Cruel Wife said to my daughter as they were getting ready for her bedtime “Don’t forget to turn off the game controller.”
Sighing loudly, “Oh, okayyyyy…”
“Yes,” I said, “You should always remember to turn off the controller or there’s the possibility that three kittens could die if you don’t.”
“Daaaaa-aaaad, kittens won’t die if I don’t turn off the controller.”
“They might! Is that really a risk you’re willing to take?” I hollered after her.
Cruel Wife said reproachfully “A girl should always be able to look to her father as being a source of truth and trust…”
I glanced up “Yes, she should. Sad that she doesn’t, isn’t it?”
Later, as we were reading Harry Potter for her bedtime story she saw a picture of a popping soap bubble on my computer. “OH! Print that! Print that!”
“Girl, if we printed every picture you liked your mom would run out of ink and the printer would die. Best you just print it on your brain and let your friends at school look in your ear to see ’em.”
“Daaaaa-aaad! You can’t put pictures on your brain and people can’t look at them!”
In my best dissenting voice I stated, “Oh yes, you can. Look in my ear. Get right up close and see.”
She moved within inches of my ear. “Dad, I can’t see anything. I can’t see your brain. No one can see it without an x-ray.”
“Maybe you just can’t see it because I loaned it out or something.”
“Dad, you can’t loan people your brain,” she said in an exasperated tone.
“Well, The Butcher of Lansing asked me just the other day, ‘Can I borrow your brain for a minute?’, so I think it perfectly possible.”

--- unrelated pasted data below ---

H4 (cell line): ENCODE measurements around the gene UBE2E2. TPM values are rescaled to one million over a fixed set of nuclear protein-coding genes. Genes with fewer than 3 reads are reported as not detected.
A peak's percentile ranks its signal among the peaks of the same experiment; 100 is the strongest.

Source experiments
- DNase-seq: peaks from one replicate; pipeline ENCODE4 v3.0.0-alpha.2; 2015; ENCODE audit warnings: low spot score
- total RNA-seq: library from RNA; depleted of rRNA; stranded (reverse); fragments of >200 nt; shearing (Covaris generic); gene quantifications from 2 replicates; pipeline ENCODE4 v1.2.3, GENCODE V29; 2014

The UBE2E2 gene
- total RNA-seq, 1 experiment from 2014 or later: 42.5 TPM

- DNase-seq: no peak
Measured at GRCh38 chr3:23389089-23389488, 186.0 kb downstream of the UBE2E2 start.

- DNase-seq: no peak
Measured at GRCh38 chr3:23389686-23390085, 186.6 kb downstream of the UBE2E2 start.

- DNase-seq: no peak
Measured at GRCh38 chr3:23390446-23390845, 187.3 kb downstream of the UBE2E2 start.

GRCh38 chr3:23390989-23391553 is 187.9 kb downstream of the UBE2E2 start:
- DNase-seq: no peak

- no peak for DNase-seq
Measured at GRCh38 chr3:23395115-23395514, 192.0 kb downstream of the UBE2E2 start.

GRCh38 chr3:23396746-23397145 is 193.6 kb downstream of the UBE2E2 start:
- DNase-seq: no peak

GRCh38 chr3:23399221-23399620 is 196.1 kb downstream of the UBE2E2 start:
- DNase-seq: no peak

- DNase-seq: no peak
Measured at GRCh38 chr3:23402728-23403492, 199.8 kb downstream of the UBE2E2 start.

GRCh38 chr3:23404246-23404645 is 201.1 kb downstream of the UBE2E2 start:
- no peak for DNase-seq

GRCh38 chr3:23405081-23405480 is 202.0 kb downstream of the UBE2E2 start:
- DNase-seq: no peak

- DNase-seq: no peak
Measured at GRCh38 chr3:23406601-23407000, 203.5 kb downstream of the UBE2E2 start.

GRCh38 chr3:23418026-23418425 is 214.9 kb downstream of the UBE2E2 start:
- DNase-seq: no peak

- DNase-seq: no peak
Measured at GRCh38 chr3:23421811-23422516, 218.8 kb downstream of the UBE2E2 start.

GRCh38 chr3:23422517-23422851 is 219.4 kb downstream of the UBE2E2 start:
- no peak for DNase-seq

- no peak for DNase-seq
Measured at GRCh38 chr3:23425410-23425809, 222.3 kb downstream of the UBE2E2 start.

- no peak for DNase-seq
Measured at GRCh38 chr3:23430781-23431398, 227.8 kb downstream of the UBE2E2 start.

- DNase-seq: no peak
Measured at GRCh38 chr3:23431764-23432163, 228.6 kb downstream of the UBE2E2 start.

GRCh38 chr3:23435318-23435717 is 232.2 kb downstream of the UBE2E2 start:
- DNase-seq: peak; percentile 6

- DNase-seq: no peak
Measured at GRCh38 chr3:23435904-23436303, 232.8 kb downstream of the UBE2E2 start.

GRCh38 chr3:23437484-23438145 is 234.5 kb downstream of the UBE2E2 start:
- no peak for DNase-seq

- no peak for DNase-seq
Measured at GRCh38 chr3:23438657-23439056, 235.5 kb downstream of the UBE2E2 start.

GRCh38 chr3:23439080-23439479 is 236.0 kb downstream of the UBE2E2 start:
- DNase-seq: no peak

And from the background, with her trademark Betty Rubble laugh, was the sound of Cruel Wife enjoying the conversation… I live for conversations like that with my daughter.
And now I shall draw your attention to something culinary.
Known by many names, including hundred-year/thousand-year/millennium egg, a century egg is a preserved chicken, duck or quail egg. A paste made from tea water, clay, lime, ash and salt is packed around the eggs, then they are rolled in rice hulls to keep them from sticking together and left to sit for 3 years.
The result is a greening-brownish egg that smells like flatulence and urine, which is hopefully the only reason why it is called “horse urine eggs” in some Southeast Asian countries.
I found that on a blog entry “18 Stinky Foods from Around the World“. Sounds scrumptious.
What was peculiar is how many of them I either like and use, or am interested in trying. A few would make me gag if they were within ten feet of me. Guess which ones.
This also reminds me… tonight my daughter tried and likes fish sauce by the spoonful (I use Squid brand fish sauce, but to each his own), even straight… she makes me so proud. She put it on the sesame-ginger noodles I made tonight. I told her it probably wasn’t the best combination but then again, it’s not a revolting combination either, and gave her the caveat that fish sauce doesn’t taste anything like what most Americans expect food to taste like. Didn’t faze her a bit.
I will start her on vietnamese food soon then bounce over to korean for bi-bim-bap and chap-chae then back to thai and get her interested in son-in-law eggs (one of my favorites although it takes relatively more time and less people to eat it all).